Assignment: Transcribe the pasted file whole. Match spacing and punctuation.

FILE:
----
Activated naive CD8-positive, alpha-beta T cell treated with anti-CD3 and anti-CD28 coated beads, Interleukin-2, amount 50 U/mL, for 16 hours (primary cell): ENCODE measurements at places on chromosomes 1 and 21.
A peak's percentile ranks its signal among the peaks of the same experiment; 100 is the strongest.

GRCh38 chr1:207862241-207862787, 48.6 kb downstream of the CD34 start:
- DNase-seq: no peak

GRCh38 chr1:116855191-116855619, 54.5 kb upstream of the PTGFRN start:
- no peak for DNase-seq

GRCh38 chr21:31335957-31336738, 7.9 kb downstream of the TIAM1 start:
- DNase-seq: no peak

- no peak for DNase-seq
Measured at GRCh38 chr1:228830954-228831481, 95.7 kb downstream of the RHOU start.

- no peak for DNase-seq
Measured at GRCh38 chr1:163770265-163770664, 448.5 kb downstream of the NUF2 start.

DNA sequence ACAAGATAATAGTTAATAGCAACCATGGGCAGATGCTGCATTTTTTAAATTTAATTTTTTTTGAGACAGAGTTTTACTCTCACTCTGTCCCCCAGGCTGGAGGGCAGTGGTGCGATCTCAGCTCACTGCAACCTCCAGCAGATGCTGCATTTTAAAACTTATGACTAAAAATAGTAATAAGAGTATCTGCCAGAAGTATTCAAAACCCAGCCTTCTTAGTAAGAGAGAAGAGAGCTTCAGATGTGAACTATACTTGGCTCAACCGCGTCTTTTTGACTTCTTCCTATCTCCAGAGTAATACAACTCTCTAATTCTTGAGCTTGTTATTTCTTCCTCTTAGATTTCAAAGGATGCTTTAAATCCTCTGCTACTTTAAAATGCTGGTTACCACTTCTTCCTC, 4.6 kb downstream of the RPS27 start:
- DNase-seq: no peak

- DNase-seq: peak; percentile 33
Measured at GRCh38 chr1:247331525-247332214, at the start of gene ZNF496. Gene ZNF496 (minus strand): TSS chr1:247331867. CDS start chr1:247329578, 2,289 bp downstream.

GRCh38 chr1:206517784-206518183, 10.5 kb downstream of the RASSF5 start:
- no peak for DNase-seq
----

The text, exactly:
Activated naive CD8-positive, alpha-beta T cell treated with anti-CD3 and anti-CD28 coated beads, Interleukin-2, amount 50 U/mL, for 16 hours (primary cell): ENCODE measurements at places on chromosomes 1 and 21.
A peak's percentile ranks its signal among the peaks of the same experiment; 100 is the strongest.

GRCh38 chr1:207862241-207862787, 48.6 kb downstream of the CD34 start:
- DNase-seq: no peak

GRCh38 chr1:116855191-116855619, 54.5 kb upstream of the PTGFRN start:
- no peak for DNase-seq

GRCh38 chr21:31335957-31336738, 7.9 kb downstream of the TIAM1 start:
- DNase-seq: no peak

- no peak for DNase-seq
Measured at GRCh38 chr1:228830954-228831481, 95.7 kb downstream of the RHOU start.

- no peak for DNase-seq
Measured at GRCh38 chr1:163770265-163770664, 448.5 kb downstream of the NUF2 start.

DNA sequence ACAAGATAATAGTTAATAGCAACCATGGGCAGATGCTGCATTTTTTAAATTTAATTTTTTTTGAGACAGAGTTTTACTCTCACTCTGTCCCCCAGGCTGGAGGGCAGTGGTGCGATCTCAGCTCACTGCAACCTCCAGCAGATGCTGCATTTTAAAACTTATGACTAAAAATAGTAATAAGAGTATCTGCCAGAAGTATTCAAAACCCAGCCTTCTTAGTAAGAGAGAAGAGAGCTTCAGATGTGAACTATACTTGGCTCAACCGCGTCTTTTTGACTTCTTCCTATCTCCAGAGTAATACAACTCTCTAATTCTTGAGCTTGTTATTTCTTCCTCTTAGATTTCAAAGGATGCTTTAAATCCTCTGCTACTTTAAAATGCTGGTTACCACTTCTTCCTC, 4.6 kb downstream of the RPS27 start:
- DNase-seq: no peak

- DNase-seq: peak; percentile 33
Measured at GRCh38 chr1:247331525-247332214, at the start of gene ZNF496. Gene ZNF496 (minus strand): TSS chr1:247331867. CDS start chr1:247329578, 2,289 bp downstream.

GRCh38 chr1:206517784-206518183, 10.5 kb downstream of the RASSF5 start:
- no peak for DNase-seq